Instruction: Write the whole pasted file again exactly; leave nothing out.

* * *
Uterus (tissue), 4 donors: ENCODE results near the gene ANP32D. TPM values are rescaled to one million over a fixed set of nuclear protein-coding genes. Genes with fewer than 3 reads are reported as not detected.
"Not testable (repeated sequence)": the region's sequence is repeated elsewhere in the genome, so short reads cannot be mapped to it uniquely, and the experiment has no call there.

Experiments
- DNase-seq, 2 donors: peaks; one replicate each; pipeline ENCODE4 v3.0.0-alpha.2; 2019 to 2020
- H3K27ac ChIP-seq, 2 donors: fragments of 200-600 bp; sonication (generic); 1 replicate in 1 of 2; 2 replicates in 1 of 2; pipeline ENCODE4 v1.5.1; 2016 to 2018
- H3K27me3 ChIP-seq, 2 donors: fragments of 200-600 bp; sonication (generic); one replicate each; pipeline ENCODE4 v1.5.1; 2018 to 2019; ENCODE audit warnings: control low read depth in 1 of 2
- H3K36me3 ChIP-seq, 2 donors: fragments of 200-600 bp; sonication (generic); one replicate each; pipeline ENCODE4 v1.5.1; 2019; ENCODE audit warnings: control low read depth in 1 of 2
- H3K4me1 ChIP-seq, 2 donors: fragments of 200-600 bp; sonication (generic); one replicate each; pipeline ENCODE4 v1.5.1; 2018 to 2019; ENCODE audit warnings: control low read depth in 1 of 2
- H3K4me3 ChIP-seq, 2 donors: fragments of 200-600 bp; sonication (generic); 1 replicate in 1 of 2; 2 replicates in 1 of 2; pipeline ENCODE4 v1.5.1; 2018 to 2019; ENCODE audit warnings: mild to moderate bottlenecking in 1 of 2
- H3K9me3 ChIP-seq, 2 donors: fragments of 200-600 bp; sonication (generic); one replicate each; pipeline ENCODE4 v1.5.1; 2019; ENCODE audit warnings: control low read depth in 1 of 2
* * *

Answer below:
Uterus (tissue), 4 donors: ENCODE results near the gene ANP32D. TPM values are rescaled to one million over a fixed set of nuclear protein-coding genes. Genes with fewer than 3 reads are reported as not detected.
"Not testable (repeated sequence)": the region's sequence is repeated elsewhere in the genome, so short reads cannot be mapped to it uniquely, and the experiment has no call there.

Experiments
- DNase-seq, 2 donors: peaks; one replicate each; pipeline ENCODE4 v3.0.0-alpha.2; 2019 to 2020
- H3K27ac ChIP-seq, 2 donors: fragments of 200-600 bp; sonication (generic); 1 replicate in 1 of 2; 2 replicates in 1 of 2; pipeline ENCODE4 v1.5.1; 2016 to 2018
- H3K27me3 ChIP-seq, 2 donors: fragments of 200-600 bp; sonication (generic); one replicate each; pipeline ENCODE4 v1.5.1; 2018 to 2019; ENCODE audit warnings: control low read depth in 1 of 2
- H3K36me3 ChIP-seq, 2 donors: fragments of 200-600 bp; sonication (generic); one replicate each; pipeline ENCODE4 v1.5.1; 2019; ENCODE audit warnings: control low read depth in 1 of 2
- H3K4me1 ChIP-seq, 2 donors: fragments of 200-600 bp; sonication (generic); one replicate each; pipeline ENCODE4 v1.5.1; 2018 to 2019; ENCODE audit warnings: control low read depth in 1 of 2
- H3K4me3 ChIP-seq, 2 donors: fragments of 200-600 bp; sonication (generic); 1 replicate in 1 of 2; 2 replicates in 1 of 2; pipeline ENCODE4 v1.5.1; 2018 to 2019; ENCODE audit warnings: mild to moderate bottlenecking in 1 of 2
- H3K9me3 ChIP-seq, 2 donors: fragments of 200-600 bp; sonication (generic); one replicate each; pipeline ENCODE4 v1.5.1; 2019; ENCODE audit warnings: control low read depth in 1 of 2